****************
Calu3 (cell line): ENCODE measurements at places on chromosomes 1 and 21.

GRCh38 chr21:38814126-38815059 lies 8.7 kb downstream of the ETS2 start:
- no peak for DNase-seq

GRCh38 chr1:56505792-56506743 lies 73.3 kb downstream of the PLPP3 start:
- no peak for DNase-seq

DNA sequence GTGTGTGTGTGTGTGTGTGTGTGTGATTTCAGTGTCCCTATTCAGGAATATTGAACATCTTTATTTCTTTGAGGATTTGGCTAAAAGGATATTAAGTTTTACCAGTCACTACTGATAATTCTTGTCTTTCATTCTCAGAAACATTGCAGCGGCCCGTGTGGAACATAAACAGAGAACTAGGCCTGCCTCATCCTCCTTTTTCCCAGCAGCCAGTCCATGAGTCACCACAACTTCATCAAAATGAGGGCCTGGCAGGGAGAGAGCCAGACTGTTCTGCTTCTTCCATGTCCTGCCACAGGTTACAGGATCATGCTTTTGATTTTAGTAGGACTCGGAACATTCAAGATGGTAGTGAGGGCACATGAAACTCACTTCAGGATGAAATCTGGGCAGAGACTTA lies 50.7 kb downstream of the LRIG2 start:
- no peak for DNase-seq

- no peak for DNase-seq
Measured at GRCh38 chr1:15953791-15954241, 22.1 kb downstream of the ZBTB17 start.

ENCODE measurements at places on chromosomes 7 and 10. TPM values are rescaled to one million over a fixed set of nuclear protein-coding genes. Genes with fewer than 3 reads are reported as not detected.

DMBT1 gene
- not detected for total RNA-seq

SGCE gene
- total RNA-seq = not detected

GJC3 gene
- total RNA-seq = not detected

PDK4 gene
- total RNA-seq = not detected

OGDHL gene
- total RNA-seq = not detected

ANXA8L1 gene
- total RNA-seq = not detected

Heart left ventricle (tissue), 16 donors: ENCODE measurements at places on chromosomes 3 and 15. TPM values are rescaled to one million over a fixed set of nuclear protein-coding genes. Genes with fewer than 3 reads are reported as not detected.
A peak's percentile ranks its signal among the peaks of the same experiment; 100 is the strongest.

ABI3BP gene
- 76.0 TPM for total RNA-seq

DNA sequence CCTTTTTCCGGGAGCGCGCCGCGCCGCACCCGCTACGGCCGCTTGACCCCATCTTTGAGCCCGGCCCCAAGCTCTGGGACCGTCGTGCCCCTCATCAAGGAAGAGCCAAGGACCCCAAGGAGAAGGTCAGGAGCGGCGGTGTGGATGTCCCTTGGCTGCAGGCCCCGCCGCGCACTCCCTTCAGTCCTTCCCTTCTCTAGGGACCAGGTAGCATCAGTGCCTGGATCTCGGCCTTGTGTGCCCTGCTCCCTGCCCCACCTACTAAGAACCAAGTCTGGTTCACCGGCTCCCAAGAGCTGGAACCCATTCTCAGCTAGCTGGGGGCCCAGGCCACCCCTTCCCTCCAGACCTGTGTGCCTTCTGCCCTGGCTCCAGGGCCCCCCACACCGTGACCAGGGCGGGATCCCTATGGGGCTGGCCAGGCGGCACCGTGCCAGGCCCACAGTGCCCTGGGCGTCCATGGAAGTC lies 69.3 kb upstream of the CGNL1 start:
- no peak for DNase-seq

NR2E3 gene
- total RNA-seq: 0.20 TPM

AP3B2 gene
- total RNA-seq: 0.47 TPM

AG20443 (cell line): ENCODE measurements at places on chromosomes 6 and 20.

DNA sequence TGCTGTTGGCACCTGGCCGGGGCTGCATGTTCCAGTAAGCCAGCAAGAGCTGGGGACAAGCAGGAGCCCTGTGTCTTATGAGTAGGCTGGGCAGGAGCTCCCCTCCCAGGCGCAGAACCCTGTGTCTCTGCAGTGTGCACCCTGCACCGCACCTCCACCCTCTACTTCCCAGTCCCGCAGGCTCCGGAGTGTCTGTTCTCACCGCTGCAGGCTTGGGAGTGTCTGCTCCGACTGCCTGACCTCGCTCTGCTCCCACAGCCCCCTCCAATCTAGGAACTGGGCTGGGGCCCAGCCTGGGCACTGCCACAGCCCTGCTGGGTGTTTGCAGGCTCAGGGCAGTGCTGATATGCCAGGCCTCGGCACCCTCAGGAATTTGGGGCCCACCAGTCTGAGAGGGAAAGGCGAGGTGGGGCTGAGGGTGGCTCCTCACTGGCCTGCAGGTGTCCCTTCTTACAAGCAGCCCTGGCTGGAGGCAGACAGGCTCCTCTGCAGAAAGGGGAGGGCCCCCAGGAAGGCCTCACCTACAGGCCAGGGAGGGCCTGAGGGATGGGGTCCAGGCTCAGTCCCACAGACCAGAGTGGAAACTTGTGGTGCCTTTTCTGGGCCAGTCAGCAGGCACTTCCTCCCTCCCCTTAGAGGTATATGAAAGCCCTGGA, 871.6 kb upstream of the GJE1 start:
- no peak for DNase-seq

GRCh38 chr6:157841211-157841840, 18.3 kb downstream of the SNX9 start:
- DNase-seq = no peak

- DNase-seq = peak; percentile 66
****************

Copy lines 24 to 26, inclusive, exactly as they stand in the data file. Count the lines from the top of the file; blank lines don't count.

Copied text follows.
A peak's percentile ranks its signal among the peaks of the same experiment; 100 is the strongest.

ABI3BP gene
- 76.0 TPM for total RNA-seq